In the simplest terms, your weight is determined by calories consumed (energy in) versus calories expended or burned during physical activity (calories out). This is the so-called energy balance. The term calorie refers to energy contained within a particular food. If you take in more calories than you burn (a positive energy balance), you will gain weight. Burn more than you take in (a negative energy balance) and you will lose weight. It is a little more complex in kids than adults because children must gain weight to grow and develop normally.
Today's kids are significantly less active and eat food much higher in fat and sugar (calories) compared to children in the past. It's called 'junk food' and 'fast food' for a reason! Eating too much of it leads to large positive energy balances. As a result, more and more children are carrying excess fat.
Why are today's kids inactive compared to children in the past? Television, video games and the Internet have largely been blamed. The average Canadian child watches about 26 hours of TV per week and spends less than three hours being physically active. Many parents do not realize how little exercise their children get. Part of the problem comes from living in cities and the automation of our society. Physical chores largely do not exist in the city compared to a rural setting. Children must take part in organized or leisure activity to be physically active. Children (through their parents) now have to choose to be active instead of having exercise built into their day.
Being housebound is another problem. Most parents remember spending a great deal of time playing outside when they were kids. This often involved exercise in the form of 'running wild' or games with friends. Certainly, having a television with only two channels and living without a PVR or a computer played a large role. Neighbourhoods were seen as safe places for children to play. Today, parents are concerned when their children are not within sight or earshot. Playing at the playground or on the school field without adult supervision is no longer practical for many of today's youth.
The family itself has also changed dramatically. Many households have two working parents. There are also more single parents. Time and finances are both limited. This means children have less opportunity to get involved in healthy activity. As well, there is less physical education in schools. Canadian schools average only an estimated 60 minutes of physical education per week.
On the other side of the weight gain equation is the number of calories consumed. This is a fast food and junk food generation. Not only is such food high in fat, it has limited nutritional value. If the food is not high fat, it is often high in simple sugars. 'Empty calories' is the term used to describe food high in simple sugars but with little or no nutritional value in the form of vitamins or minerals. Children and adults alike are faced with junk food ads on television, in magazines, on billboards, and even in schools. The major sponsors for the Vancouver Olympics in 2010 were a fast food chain and a soft drink company. Younger children are lured to fast food places with the promise of a trinket from a popular movie with the purchase of the kid's meal. Prizes are stashed in cereals high in sugar.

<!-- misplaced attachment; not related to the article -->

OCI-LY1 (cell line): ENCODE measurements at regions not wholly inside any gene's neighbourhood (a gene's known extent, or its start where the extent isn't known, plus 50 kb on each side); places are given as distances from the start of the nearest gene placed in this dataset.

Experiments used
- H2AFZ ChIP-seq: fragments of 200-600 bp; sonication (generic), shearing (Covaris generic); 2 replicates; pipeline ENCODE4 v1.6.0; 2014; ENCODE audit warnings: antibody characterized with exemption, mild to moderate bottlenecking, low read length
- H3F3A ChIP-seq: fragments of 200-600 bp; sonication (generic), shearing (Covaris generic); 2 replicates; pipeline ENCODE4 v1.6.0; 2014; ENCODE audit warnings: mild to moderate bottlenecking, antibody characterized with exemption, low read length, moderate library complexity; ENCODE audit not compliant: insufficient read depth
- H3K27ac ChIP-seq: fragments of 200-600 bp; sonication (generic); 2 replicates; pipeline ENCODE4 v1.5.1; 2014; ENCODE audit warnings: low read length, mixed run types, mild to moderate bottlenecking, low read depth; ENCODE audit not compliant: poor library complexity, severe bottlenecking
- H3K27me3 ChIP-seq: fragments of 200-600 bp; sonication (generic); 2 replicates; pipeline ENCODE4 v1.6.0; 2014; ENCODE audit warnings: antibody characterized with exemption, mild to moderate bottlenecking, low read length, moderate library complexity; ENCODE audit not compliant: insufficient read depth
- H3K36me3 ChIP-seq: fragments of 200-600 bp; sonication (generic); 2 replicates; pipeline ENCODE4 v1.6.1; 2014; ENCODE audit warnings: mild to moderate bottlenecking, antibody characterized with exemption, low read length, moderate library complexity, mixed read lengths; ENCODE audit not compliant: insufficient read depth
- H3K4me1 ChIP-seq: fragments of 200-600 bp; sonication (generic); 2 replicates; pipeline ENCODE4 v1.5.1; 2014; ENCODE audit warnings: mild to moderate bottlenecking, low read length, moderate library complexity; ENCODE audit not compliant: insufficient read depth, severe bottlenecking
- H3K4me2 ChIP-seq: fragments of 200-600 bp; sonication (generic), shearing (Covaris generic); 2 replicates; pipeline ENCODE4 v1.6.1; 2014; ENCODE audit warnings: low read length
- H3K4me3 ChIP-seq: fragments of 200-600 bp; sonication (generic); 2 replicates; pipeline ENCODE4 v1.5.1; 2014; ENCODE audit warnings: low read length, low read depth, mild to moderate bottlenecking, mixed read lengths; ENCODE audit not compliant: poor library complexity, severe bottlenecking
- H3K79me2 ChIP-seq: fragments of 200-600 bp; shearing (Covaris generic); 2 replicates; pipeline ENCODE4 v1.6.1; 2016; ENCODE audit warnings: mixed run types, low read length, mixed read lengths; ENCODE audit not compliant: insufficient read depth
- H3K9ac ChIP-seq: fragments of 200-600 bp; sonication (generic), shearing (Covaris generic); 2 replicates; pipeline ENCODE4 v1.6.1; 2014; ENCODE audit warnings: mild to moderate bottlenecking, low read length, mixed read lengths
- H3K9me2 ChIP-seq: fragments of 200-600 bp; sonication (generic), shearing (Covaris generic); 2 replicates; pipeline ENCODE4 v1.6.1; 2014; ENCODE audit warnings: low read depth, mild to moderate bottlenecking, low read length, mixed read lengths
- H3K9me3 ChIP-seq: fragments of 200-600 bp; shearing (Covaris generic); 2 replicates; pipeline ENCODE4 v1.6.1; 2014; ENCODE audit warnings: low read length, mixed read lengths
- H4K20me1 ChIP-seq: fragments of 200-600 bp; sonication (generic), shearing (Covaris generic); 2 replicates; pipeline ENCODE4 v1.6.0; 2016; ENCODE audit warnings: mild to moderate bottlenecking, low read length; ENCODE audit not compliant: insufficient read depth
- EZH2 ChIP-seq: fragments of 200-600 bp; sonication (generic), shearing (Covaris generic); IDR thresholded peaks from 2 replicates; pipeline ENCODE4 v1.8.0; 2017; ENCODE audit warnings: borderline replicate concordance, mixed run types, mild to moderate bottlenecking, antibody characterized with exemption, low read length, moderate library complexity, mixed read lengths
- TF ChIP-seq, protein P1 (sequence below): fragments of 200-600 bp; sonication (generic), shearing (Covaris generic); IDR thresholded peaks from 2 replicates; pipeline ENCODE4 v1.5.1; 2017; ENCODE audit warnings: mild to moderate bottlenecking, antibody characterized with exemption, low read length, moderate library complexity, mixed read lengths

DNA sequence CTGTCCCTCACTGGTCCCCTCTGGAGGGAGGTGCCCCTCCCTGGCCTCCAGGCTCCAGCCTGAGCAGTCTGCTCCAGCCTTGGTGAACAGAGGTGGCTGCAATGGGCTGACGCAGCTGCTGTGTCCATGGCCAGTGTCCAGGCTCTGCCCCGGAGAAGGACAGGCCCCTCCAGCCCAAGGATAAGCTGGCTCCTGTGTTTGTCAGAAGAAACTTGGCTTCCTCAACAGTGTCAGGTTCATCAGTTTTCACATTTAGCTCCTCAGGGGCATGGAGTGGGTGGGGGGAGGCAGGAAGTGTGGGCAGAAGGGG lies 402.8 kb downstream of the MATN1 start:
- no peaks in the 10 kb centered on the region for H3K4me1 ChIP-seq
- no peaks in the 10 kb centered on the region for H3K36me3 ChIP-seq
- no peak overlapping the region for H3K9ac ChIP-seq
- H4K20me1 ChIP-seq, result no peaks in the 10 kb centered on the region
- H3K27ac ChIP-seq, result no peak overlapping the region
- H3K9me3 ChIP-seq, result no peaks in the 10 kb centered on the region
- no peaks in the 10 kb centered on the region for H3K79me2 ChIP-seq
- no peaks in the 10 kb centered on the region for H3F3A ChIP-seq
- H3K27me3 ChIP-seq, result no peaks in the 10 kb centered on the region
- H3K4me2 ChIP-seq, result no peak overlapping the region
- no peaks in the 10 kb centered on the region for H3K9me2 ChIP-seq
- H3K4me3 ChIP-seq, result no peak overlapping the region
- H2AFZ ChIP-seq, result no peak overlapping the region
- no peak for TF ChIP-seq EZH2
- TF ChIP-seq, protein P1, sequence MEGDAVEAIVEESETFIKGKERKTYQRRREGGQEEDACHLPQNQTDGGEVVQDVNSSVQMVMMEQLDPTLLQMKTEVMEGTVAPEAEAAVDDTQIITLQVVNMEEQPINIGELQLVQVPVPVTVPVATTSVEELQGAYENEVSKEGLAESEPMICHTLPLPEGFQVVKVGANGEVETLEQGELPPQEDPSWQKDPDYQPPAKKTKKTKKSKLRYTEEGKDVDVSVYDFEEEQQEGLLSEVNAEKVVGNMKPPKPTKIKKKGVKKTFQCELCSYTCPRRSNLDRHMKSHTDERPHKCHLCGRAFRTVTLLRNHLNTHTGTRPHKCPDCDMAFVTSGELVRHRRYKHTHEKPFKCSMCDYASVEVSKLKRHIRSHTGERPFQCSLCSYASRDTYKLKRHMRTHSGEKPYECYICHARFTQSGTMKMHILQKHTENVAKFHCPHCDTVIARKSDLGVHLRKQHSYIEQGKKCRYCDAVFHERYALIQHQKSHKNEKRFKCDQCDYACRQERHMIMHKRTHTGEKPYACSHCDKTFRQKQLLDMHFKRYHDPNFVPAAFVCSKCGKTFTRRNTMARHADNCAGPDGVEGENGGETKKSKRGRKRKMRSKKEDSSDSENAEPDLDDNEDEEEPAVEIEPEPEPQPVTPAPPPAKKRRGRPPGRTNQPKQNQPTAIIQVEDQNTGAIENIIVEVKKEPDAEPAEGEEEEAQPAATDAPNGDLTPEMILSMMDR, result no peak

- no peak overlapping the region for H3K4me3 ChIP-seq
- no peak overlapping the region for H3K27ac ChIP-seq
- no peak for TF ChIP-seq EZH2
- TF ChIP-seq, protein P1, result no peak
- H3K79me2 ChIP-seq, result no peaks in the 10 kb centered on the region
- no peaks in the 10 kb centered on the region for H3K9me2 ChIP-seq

The goal of the multi-billion dollar advertising industry is to sell as much as possible. Unfortunately, in this case, the consumers are children. It is hard for parents not to give in to demands, given the influence of advertising on children. How many jingles or slogans from fast food restaurants or junk food ads can you or your children recite? A recent study found that children as young as three to five years of age are able to recognize brand names.
The high level of obesity in children will significantly affect both individuals and society. An overweight, inactive child who becomes an overweight, inactive adult is more at risk of high blood pressure, elevated cholesterol, diabetes, colon cancer, heart disease and low self-esteem. The estimated direct Canadian health care costs related to inactive lifestyles, already in the billions of dollars, is expected to skyrocket. This will further strain a health care system already under great financial stress. The obesity rates mean that this generation of children may actually have a lower life expectancy than their parents.
If this happens, it would be for the first time in our country's history.
Playing video and computer games can mean that kids spend a lot of time sitting. Exergaming, or exercising while gaming, offers a healthier alternative. Various virtual sports and fitness activities, such as boxing, tennis and bowling, are now available. They can be played at home at any time of day, rain or shine. However, kids do not burn as many calories as when taking part in the actual activity. For instance, a 45 kg (100 lb) child playing Wii tennis would burn about 140 calories. Real tennis burns about 300 calories an hour.
Children are not the only Canadians without healthy exercise and eating habits. Many adults have high fat, high energy diets and inactive lifestyles. To make a difference for your child, remember two facts:
If you live an active life, with a focus on healthy lifestyle choices, your children are likely to copy this pattern and carry it into adulthood. Unfortunately, the opposite is also true.
A few simple suggestions can go a long way in helping children live healthy lives.